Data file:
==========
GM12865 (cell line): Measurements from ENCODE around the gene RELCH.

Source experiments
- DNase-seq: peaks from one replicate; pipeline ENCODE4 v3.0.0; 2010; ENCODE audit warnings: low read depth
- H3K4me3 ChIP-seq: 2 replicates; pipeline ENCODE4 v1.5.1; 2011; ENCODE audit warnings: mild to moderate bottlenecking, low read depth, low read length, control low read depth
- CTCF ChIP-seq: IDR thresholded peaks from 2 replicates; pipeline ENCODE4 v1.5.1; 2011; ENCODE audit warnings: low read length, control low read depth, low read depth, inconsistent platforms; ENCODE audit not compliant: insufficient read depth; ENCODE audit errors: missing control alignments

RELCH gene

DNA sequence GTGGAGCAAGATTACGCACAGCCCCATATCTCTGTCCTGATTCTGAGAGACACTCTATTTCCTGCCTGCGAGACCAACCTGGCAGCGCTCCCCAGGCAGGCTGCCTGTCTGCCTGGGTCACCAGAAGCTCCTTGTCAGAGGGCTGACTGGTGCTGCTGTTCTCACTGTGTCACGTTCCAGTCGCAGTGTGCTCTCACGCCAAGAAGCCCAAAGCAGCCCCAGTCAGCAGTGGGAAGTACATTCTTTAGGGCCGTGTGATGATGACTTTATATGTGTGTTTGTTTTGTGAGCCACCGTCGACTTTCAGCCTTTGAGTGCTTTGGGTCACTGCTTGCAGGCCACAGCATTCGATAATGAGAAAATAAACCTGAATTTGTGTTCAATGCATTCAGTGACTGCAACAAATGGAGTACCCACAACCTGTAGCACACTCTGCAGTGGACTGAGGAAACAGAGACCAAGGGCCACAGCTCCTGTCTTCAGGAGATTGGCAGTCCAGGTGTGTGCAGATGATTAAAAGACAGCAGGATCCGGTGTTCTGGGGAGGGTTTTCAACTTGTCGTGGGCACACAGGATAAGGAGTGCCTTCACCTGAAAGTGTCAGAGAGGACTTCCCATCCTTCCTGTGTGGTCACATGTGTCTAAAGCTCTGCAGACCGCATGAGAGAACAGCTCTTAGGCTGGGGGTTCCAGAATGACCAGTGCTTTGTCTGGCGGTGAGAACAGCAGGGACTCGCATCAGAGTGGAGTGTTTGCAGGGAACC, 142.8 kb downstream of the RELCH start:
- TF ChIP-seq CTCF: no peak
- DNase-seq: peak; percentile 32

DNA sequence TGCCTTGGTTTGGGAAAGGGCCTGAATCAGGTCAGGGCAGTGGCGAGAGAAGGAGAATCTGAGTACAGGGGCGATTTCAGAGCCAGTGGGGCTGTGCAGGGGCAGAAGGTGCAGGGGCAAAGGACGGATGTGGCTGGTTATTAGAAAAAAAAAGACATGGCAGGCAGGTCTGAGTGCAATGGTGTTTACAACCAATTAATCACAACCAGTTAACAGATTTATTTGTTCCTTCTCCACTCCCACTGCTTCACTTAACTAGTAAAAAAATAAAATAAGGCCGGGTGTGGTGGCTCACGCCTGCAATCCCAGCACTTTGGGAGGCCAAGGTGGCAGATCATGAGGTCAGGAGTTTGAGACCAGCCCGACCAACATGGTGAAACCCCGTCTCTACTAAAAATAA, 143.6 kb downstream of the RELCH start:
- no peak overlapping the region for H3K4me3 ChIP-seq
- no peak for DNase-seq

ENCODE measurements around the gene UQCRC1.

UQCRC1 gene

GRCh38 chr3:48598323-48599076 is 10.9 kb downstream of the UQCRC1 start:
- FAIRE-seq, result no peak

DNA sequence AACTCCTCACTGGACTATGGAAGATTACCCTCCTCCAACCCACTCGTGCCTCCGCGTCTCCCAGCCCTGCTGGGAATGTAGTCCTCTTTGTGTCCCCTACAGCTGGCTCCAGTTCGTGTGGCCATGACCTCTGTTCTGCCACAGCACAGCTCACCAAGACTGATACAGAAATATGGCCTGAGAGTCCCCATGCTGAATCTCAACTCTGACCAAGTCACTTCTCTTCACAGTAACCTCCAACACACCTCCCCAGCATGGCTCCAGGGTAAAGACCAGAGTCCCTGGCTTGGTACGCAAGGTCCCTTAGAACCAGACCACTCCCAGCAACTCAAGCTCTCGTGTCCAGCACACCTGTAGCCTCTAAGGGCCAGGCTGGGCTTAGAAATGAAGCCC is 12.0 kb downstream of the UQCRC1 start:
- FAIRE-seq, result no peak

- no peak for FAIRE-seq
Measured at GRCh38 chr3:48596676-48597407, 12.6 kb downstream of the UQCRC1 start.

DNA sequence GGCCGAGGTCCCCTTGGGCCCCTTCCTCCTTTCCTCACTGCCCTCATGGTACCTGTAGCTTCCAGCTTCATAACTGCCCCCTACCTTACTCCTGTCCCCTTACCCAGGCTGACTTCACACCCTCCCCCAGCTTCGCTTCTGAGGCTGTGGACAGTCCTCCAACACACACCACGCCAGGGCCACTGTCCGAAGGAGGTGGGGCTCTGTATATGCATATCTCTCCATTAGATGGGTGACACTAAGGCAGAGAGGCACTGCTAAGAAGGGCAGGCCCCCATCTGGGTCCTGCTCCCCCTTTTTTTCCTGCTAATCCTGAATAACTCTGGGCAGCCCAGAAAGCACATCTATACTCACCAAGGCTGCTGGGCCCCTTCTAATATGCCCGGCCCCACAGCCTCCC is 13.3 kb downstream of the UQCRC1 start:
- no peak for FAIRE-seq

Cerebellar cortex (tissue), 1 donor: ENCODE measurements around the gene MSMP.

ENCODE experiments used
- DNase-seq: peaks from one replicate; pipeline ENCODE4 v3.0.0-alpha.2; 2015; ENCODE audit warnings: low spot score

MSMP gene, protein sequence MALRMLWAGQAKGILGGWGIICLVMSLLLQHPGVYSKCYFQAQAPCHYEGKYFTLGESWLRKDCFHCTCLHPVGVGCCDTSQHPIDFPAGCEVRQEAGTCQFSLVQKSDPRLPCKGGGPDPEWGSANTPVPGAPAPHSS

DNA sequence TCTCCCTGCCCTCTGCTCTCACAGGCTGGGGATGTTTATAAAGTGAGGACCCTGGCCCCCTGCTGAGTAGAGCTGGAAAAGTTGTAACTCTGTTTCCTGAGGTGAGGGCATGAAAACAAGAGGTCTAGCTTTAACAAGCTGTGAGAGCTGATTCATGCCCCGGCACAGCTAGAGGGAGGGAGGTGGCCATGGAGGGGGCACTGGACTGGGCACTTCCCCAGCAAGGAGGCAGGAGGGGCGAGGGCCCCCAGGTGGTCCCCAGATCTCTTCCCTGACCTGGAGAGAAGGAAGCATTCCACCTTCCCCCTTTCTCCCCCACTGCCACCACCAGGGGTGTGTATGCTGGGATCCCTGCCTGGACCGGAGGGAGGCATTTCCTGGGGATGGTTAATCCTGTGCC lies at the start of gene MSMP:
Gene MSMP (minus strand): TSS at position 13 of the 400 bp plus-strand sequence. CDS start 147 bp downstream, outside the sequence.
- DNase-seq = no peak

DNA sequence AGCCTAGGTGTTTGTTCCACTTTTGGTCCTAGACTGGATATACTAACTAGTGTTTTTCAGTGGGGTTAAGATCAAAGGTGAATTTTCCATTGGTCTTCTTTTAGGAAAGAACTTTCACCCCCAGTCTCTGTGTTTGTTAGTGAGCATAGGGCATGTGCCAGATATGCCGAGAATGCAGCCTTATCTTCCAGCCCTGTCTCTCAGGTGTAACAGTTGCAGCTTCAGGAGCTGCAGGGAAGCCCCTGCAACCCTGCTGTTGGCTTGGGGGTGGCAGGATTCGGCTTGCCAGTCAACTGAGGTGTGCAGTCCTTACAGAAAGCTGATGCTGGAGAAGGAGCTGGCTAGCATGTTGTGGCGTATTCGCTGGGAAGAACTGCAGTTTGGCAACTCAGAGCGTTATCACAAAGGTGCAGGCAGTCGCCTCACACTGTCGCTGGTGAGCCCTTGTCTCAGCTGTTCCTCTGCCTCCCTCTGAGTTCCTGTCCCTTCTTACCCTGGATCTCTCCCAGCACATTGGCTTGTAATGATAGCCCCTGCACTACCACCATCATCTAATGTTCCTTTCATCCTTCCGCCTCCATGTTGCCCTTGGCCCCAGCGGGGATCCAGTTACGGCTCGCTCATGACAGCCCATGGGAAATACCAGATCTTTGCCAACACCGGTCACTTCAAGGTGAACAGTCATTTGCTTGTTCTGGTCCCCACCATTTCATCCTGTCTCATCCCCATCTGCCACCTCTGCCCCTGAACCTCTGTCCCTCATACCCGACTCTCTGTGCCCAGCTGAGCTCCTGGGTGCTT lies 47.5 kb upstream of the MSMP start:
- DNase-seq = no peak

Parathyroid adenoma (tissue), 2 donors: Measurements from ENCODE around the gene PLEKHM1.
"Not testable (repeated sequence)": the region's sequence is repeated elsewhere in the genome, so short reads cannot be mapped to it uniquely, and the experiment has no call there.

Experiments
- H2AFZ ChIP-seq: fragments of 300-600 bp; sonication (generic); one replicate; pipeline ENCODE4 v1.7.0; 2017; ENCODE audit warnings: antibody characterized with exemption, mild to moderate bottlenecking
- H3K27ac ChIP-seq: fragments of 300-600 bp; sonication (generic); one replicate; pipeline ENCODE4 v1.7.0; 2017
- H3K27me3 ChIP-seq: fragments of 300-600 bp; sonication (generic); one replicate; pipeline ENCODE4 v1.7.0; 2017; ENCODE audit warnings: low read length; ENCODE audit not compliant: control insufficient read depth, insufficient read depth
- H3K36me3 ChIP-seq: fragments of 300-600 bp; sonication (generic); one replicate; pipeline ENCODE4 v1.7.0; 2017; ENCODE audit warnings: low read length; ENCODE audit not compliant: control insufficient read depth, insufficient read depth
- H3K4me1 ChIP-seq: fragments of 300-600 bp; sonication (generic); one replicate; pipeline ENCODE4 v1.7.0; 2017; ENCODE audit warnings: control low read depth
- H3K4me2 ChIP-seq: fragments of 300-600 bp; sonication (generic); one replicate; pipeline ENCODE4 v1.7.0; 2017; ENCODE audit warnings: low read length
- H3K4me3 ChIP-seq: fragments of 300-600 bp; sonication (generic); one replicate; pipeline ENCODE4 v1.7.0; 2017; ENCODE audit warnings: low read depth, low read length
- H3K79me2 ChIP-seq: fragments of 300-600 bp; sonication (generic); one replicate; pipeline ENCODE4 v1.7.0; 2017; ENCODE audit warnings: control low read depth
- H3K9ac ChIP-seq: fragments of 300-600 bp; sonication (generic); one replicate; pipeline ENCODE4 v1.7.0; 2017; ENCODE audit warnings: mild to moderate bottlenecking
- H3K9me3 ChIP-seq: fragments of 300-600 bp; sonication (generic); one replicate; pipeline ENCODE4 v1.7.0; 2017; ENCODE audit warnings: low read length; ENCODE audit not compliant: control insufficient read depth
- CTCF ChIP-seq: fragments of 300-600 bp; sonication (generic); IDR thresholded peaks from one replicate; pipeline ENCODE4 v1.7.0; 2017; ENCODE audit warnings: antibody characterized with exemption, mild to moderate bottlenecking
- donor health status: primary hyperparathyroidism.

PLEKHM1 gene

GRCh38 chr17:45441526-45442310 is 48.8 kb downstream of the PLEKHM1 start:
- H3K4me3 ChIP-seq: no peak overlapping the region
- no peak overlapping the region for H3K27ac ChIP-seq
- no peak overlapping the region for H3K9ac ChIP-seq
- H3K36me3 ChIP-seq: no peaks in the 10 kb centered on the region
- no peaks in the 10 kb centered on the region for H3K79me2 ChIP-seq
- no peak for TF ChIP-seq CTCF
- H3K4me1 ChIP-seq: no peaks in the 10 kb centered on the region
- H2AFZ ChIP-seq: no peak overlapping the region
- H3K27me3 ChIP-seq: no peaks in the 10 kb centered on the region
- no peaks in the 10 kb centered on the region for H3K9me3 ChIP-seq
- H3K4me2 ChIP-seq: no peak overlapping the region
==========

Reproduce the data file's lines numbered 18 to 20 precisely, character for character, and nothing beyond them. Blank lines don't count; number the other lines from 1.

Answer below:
- FAIRE-seq, result no peak

- no peak for FAIRE-seq
Measured at GRCh38 chr3:48596676-48597407, 12.6 kb downstream of the UQCRC1 start.